The police's fetish for speed cameras and CCTV indicate a desire to monitor and control society, not protect it, and their failure to define burgalry as a "priority crime" indicates they are now wildly out of step with public opinion. So what we need is a police force who serve communities. The US model of precincts and directly elected officials works well wherever the police force isn't corrupt. New labour's plans to centralise and expand the county forces into regional ones should therefore be resisted. There must be much more direct local accountability in policing, to force the police to serve us by catching criminals and vandals, not investigating thought-crime.

The argument that terrorism and organised crime need larger more centralised forces is correct, but this could be achieved by seconding officers from local forces to serve in units with a nationwide remit. I would resist an FBI-style semi-secret force with greater powers than the police, after all we've already got MI5.

As usual the Labour government has shown us its fundamental dislike of the British public by doing the exact opposite of what is right. By Divorcing the police from the communities they serve, by enforcing priorities on the police that are illiberal and just plain wrong, by attempting to overturn our genuine freedoms, the government and it's allies in the police are damaging this country more profoundly than even the anti-british Labour party could possibly want.

The police should be locally focussed and locally accountable to directly elected individuals.



Thursday, 15 December 2005

The Last Liberal Art

Risk is a funny concept.

In the gulf during the first 6 months of the British deployment (the actual war, and its immediate aftermath), the death rate in the British Army fell below its peace-time average. This is attributable to one simple fact. When you are being shot at by Iraqis, you are not driving a car to work.

If I am to take the train from London to Hitchin, I pass through Hatfield and Potters Bar, the scenes of the rail disasters which gave this awful governemnt an excuse to massively disrupt the British Rail network, and rape private investors into the bargain. These crashes killed 4 and 7 people respectively and they are still in the news 5 years after the events.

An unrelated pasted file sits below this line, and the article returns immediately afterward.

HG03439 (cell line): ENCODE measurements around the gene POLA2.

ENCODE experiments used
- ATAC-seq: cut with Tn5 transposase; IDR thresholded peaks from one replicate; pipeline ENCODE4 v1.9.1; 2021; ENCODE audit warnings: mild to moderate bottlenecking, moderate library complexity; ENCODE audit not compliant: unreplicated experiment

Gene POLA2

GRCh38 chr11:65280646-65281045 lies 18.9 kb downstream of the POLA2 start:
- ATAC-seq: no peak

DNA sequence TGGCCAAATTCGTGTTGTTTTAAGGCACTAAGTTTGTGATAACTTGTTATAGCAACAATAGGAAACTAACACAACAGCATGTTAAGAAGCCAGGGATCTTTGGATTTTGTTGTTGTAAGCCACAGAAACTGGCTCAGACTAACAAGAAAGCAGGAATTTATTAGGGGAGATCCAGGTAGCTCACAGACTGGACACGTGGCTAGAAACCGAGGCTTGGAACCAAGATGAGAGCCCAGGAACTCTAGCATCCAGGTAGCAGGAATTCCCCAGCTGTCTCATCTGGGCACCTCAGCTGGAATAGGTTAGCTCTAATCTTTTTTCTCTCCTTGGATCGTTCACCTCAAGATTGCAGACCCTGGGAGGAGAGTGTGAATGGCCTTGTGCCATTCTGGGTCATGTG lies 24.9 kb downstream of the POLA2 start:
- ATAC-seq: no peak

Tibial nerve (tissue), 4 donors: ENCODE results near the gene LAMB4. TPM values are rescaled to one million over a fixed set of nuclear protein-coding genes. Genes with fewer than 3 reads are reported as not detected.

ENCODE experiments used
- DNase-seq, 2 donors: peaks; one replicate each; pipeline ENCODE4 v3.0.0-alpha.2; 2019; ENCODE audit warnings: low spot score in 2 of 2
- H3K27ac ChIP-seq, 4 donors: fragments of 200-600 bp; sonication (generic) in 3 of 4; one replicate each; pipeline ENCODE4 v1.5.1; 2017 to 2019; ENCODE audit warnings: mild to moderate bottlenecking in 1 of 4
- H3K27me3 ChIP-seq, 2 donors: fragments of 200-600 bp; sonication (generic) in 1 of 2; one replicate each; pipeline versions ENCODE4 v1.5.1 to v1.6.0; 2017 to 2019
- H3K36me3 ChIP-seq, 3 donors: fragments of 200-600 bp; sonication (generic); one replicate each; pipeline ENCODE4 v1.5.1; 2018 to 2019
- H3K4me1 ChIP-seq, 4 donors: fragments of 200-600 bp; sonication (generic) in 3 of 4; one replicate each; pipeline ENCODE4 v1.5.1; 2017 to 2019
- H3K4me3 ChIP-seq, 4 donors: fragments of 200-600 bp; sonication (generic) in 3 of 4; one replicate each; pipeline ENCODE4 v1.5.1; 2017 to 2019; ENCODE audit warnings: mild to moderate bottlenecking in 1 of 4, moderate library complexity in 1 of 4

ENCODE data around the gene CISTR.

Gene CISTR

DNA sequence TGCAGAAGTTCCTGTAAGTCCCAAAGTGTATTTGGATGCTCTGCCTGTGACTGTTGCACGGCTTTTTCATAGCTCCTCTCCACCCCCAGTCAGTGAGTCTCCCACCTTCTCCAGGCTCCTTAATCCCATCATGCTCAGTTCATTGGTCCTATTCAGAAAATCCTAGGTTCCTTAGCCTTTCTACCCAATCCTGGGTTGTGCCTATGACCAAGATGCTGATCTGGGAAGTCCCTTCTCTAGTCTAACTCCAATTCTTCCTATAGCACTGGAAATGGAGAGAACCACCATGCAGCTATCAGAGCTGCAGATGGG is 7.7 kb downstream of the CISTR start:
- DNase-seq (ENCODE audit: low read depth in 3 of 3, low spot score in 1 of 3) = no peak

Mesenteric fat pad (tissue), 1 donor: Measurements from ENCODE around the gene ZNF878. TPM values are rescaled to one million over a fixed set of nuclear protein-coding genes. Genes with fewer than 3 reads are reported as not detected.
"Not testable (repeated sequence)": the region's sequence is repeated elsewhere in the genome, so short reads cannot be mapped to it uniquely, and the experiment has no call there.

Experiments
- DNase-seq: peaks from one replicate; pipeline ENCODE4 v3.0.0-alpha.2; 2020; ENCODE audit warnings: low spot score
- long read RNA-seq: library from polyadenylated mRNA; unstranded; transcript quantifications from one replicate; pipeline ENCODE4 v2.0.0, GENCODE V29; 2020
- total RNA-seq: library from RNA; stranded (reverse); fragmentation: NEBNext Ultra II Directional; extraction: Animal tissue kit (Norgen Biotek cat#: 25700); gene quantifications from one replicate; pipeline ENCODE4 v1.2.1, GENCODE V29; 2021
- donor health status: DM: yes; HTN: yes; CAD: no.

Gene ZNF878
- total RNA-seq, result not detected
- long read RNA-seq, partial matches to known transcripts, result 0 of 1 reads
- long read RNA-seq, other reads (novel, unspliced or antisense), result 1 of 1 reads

In those 5 years despite Britian having the safest roads in Europe about 17,500 people have died on British Roads. Between 9 and 10 a day. So it is possible, statistically that disruption to the rail services killed more people than the disater. In any case there's a Hatfield and a Potters bar on our roads almost every day.

Yet you would assume that serving in a conflict zone was more dangerous than serving in the UK. If you read the papers, you'd be forgiven for thinking that British trains weren't safe (they are very safe, by any comparison).

Which brings us to the concept of risk. Staistics are the only way of making sence of this, and nothing is perfectly safe, so people mustn't get their Knickers in a twist at everything that goes wrong, because as I constantly point out, there are unintended consequences. Disrupt the railways, more people drive. More people drive, more people die.

Now why would someone who drives 1,000 miles a week care about the infinitesimal risk of eating a piece of British Beef during the "mad cow disese" nonsence?

But people won't listen to what the statistics tell them. "Lies, damn lies and statistics" they smirk. Politicians are culpable. Twisting statistics, comparing apples with pears and using "average", when they mean "medain" are just some of the tricks some use to get a point across to someone who they assess won't know any better.

When I started on this post, I intended to write about financial risk where all this is most easily measured. Financial risk represents the potential rewards set against the liklihood of losing some, all or more of your money. The Gammut of fianancial risk runs from futures contracts and put options where the downside risk is unlimited (i.e. you can lose all your money and a lot more), through "three legged bob", a 200:1 outsider at the 3:15 at haydock park, (you'll more than likely lose all your money, but if all the other riders fall, you're quids in), all the way through equities, bonds, gilts, treasuries and finally overnight cash, where you earn whatever the central bank is paying and virtually no risk of losing it, except to inflation.

People are unwilling to shoulder downside financial risk when investing. They are wrong to think like that. This is what financial theorists call "asymetric risk tolerance". So the financial giants come up with products to protect capital. "80% of stock market growth, with no loss if the market falls" is a simple example. (The firm puts the money in an interest account paying enough to cover the premium of a Call option on the market with an expiry over the term of the contract). An extreme consequence of this is the split-cap scandal, where very complicated schemes, highly geared were sold as low-risk investments. Only this risk was predicated on the FTSE 100 staying over 6,000 or so. Market dropped, and lots of people lost all their money.